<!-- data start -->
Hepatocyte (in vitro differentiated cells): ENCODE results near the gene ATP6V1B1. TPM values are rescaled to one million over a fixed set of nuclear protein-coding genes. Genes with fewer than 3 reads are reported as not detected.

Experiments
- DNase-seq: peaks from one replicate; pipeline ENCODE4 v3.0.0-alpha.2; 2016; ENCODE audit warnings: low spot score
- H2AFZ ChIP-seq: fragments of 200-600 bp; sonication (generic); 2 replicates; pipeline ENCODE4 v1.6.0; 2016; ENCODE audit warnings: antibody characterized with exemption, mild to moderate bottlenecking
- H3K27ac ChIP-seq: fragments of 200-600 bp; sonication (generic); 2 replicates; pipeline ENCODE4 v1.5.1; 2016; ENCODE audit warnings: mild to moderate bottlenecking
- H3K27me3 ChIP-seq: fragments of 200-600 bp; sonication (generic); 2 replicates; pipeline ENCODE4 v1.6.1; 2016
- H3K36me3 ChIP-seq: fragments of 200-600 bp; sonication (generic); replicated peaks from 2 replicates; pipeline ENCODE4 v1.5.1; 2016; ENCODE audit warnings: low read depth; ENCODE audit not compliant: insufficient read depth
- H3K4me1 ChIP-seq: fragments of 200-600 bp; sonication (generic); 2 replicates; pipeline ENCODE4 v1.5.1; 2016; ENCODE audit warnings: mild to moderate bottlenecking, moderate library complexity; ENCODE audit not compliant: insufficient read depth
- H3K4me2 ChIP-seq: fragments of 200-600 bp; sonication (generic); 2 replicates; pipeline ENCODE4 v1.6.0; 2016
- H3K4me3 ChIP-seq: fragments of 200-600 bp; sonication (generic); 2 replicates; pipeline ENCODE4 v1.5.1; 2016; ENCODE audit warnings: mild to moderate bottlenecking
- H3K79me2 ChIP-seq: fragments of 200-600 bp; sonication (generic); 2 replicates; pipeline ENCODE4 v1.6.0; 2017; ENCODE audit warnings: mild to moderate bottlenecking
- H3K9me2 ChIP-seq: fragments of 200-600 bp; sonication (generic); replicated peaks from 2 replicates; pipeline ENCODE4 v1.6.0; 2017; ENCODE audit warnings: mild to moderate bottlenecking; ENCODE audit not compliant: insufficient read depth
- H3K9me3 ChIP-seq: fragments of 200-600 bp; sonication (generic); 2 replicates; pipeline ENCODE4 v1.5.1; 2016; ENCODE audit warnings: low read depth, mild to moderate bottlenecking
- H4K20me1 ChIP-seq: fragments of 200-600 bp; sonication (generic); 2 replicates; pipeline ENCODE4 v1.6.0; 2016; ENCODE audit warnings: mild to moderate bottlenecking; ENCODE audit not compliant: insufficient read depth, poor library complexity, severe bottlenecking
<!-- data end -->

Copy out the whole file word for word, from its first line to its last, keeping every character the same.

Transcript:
Hepatocyte (in vitro differentiated cells): ENCODE results near the gene ATP6V1B1. TPM values are rescaled to one million over a fixed set of nuclear protein-coding genes. Genes with fewer than 3 reads are reported as not detected.

Experiments
- DNase-seq: peaks from one replicate; pipeline ENCODE4 v3.0.0-alpha.2; 2016; ENCODE audit warnings: low spot score
- H2AFZ ChIP-seq: fragments of 200-600 bp; sonication (generic); 2 replicates; pipeline ENCODE4 v1.6.0; 2016; ENCODE audit warnings: antibody characterized with exemption, mild to moderate bottlenecking
- H3K27ac ChIP-seq: fragments of 200-600 bp; sonication (generic); 2 replicates; pipeline ENCODE4 v1.5.1; 2016; ENCODE audit warnings: mild to moderate bottlenecking
- H3K27me3 ChIP-seq: fragments of 200-600 bp; sonication (generic); 2 replicates; pipeline ENCODE4 v1.6.1; 2016
- H3K36me3 ChIP-seq: fragments of 200-600 bp; sonication (generic); replicated peaks from 2 replicates; pipeline ENCODE4 v1.5.1; 2016; ENCODE audit warnings: low read depth; ENCODE audit not compliant: insufficient read depth
- H3K4me1 ChIP-seq: fragments of 200-600 bp; sonication (generic); 2 replicates; pipeline ENCODE4 v1.5.1; 2016; ENCODE audit warnings: mild to moderate bottlenecking, moderate library complexity; ENCODE audit not compliant: insufficient read depth
- H3K4me2 ChIP-seq: fragments of 200-600 bp; sonication (generic); 2 replicates; pipeline ENCODE4 v1.6.0; 2016
- H3K4me3 ChIP-seq: fragments of 200-600 bp; sonication (generic); 2 replicates; pipeline ENCODE4 v1.5.1; 2016; ENCODE audit warnings: mild to moderate bottlenecking
- H3K79me2 ChIP-seq: fragments of 200-600 bp; sonication (generic); 2 replicates; pipeline ENCODE4 v1.6.0; 2017; ENCODE audit warnings: mild to moderate bottlenecking
- H3K9me2 ChIP-seq: fragments of 200-600 bp; sonication (generic); replicated peaks from 2 replicates; pipeline ENCODE4 v1.6.0; 2017; ENCODE audit warnings: mild to moderate bottlenecking; ENCODE audit not compliant: insufficient read depth
- H3K9me3 ChIP-seq: fragments of 200-600 bp; sonication (generic); 2 replicates; pipeline ENCODE4 v1.5.1; 2016; ENCODE audit warnings: low read depth, mild to moderate bottlenecking
- H4K20me1 ChIP-seq: fragments of 200-600 bp; sonication (generic); 2 replicates; pipeline ENCODE4 v1.6.0; 2016; ENCODE audit warnings: mild to moderate bottlenecking; ENCODE audit not compliant: insufficient read depth, poor library complexity, severe bottlenecking